School of Engineering


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  • Kasper van der Vaart

    Kasper van der Vaart

    Postdoctoral Research Fellow, Civil and Environmental Engineering

    BioKasper van der Vaart studied physics and astronomy at the University of Amsterdam, where his bachelor thesis, supervised by Tom Gregorkiewicz and Wieteke de Boer, was on the topic of photoluminescence of silicon nano-crystals. Afterwards he went to the University of Utrecht to obtain a M.Sc. in Nano-materials, focussing mostly on nanophotonics and soft matter. Following a project back in Amsterdam on the rheology of colloidal glasses (supervised by Peter Schall) he sought to apply his new found knowledge on rheology to a more everyday material. Thus he ventured in to the field of food technology and performed his master project on chocolate flow behaviour at the laboratory of Food Technology and Engineering at Ghent University, under supervision of Koen Dewettinck. Wanting to visualize the actual particle motion in a soft material, Kasper went to the EPFL in Switzerland. There he investigated particle-size segregation in granular avalanches through both experiments and simulations, in the lab of Christophe Ancey. During this work Kasper collaborated closely with Nico Gray and Anthony Thornton. His current work at Stanford focusses on the collective behavior and emergent properties of midge swarms, in order to determine what constitutes collective behavior, how it can be quantified and how we can compare different collectively behaving organisms.

  • Benjamin Van Roy

    Benjamin Van Roy

    Professor of Electrical Engineering, of Management Science and Engineering and, by courtesy, of Computer Science

    BioBenjamin Van Roy is a Professor of Electrical Engineering, Management Science and Engineering, and, by courtesy, Computer Science, at Stanford University, where he has served on the faculty since 1998. His research focuses on understanding how an agent interacting with a poorly understood environment can learn over time to make effective decisions. He is interested in questions concerning what is possible or impossible as well as how to design efficient learning algorithms that achieve the possible. His research contributes to the fields of reinforcement learning, online optimization, and approximate dynamic programming, and offers means to addressing central problems of artificial intelligence.

    He has graduated fifteen doctoral students, published over forty articles in peer-reviewed journals, and been listed as an inventor in over a dozen patents. He has served on the editorial boards of Machine Learning, Mathematics of Operations Research, and Operations Research, for which he has also served as editor of the Financial Engineering Area. He has also founded and/or led research programs at several technology companies, including Unica (acquired by IBM), Enuvis (acquired by SiRF), and Morgan Stanley.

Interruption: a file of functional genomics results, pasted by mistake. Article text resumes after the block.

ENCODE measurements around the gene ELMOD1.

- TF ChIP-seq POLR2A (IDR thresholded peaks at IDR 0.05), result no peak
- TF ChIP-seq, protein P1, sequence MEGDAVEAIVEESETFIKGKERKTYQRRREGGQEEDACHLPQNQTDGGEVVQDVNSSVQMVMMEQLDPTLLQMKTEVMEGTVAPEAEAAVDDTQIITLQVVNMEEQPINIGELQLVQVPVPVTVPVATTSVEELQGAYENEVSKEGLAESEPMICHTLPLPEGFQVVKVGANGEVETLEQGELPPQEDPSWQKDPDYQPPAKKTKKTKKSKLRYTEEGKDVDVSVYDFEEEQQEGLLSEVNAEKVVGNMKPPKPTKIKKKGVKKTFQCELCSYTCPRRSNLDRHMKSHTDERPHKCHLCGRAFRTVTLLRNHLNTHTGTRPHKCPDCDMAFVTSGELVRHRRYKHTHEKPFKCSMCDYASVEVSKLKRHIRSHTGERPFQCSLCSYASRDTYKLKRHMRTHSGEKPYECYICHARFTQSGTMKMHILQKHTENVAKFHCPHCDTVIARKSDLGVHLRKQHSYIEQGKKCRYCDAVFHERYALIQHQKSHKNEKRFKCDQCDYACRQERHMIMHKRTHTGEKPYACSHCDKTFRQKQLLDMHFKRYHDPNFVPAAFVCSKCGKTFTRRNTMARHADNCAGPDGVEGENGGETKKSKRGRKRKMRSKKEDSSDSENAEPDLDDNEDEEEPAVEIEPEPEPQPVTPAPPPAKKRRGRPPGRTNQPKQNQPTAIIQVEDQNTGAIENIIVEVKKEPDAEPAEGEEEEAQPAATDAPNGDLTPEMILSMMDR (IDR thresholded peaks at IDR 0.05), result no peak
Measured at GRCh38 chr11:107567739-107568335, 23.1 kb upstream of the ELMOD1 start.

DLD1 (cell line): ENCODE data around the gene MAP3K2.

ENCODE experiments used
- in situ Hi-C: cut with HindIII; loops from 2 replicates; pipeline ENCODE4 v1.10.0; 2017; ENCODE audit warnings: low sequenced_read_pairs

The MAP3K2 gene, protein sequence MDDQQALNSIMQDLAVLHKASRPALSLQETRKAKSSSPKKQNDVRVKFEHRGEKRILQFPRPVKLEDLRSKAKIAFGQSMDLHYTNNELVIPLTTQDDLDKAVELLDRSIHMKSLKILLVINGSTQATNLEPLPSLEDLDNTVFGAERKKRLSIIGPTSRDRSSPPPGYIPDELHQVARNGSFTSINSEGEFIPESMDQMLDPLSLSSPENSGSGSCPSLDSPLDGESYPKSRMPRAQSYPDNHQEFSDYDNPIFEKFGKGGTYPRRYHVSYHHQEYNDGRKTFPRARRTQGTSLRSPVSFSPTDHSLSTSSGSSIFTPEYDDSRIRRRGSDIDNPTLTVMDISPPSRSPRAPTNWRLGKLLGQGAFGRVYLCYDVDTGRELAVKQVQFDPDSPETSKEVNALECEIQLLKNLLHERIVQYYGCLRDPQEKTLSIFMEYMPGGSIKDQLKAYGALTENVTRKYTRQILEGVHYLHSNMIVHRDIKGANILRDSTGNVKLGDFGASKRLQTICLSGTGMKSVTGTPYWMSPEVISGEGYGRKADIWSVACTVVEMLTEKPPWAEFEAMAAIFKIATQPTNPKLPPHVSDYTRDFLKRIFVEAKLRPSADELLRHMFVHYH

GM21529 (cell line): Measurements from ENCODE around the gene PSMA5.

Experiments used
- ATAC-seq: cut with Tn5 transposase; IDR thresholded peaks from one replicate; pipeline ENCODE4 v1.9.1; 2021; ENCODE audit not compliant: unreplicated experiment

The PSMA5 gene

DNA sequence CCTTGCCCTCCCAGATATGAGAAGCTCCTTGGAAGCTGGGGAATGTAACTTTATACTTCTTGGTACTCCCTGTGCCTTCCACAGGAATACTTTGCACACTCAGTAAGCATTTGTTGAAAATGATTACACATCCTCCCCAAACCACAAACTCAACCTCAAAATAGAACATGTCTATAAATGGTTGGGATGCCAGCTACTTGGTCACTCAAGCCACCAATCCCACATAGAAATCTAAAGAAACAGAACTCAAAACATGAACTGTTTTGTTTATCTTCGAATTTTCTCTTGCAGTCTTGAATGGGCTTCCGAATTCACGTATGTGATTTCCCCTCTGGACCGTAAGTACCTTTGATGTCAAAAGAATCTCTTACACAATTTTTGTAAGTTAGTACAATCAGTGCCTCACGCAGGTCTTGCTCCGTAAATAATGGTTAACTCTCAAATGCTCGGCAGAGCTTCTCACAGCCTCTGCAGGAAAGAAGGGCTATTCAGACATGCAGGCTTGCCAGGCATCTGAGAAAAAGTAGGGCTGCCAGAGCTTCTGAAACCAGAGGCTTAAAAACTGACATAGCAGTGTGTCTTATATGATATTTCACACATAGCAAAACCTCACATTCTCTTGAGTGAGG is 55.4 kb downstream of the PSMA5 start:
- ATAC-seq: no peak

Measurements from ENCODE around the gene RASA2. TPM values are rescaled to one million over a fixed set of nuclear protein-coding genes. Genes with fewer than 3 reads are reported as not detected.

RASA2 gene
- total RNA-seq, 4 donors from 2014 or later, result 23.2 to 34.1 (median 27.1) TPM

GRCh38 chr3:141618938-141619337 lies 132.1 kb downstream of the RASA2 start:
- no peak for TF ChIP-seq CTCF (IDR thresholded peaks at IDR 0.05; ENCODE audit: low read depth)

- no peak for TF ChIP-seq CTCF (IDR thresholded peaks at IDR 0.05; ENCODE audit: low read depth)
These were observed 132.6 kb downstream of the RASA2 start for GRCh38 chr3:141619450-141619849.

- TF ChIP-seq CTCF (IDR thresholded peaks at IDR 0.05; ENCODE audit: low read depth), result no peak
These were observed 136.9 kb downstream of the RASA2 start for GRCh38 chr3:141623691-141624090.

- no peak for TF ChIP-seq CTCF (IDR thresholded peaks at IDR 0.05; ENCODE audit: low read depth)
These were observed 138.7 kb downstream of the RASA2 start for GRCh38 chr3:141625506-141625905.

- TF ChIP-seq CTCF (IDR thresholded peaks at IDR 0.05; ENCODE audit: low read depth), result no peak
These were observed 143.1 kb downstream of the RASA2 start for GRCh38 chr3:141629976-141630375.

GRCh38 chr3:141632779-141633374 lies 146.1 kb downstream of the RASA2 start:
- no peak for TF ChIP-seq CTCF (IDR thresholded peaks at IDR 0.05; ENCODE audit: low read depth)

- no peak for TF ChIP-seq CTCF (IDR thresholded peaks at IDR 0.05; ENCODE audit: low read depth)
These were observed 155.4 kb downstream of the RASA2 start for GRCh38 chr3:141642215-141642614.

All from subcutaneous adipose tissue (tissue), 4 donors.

He received the SB in Computer Science and Engineering and the SM and PhD in Electrical Engineering and Computer Science, all from MIT. He has been a recipient of the MIT George C. Newton Undergraduate Laboratory Project Award, the MIT Morris J. Levin Memorial Master's Thesis Award, the MIT George M. Sprowls Doctoral Dissertation Award, the National Science Foundation CAREER Award, the Stanford Tau Beta Pi Award for Excellence in Undergraduate Teaching, and the Management Science and Engineering Department's Graduate Teaching Award. He is an INFORMS Fellow and has been a Frederick E. Terman Fellow and a David Morgenthaler II Faculty Scholar. He has held visiting positions as the Wolfgang and Helga Gaul Visiting Professor at the University of Karlsruhe and as the Chin Sophonpanich Foundation Professor and the InTouch Professor at Chulalongkorn University.

  • Varun Vasudevan

    Varun Vasudevan

    Ph.D. Student in Computational and Mathematical Engineering, admitted Autumn 2016

    Current Research and Scholarly InterestsMaster's Thesis

    Title: Best rank-1 approximations without orthogonal invariance for the 1-norm.

    Abstract: Data measured in the real-world is often composed of both a true signal, such as an image or experimental response, and a perturbation, such as noise or weak secondary effects. Low-rank matrix approximation is one commonly used technique to extract the true signal from the data. Given a matrix representation of the data, this method seeks the nearest low-rank matrix where the distance is measured using a matrix norm.

    The classic Eckart-Young-Mirsky theorem tells us how to use the Singular Value Decomposition (SVD) to compute a best low-rank approximation of a matrix for any orthogonally invariant norm. This leaves as an open question how to compute a best low-rank approximation for norms that are not orthogonally invariant, like the 1-norm.

    In this thesis, we present how to calculate the best rank-1 approximations for 2-by-n and n-by-2 matrices in the 1-norm. We consider both the operator induced 1-norm (maximum column 1-norm) and the Frobenius 1-norm (sum of absolute values over the matrix). We present some thoughts on how to extend the arguments to larger matrices.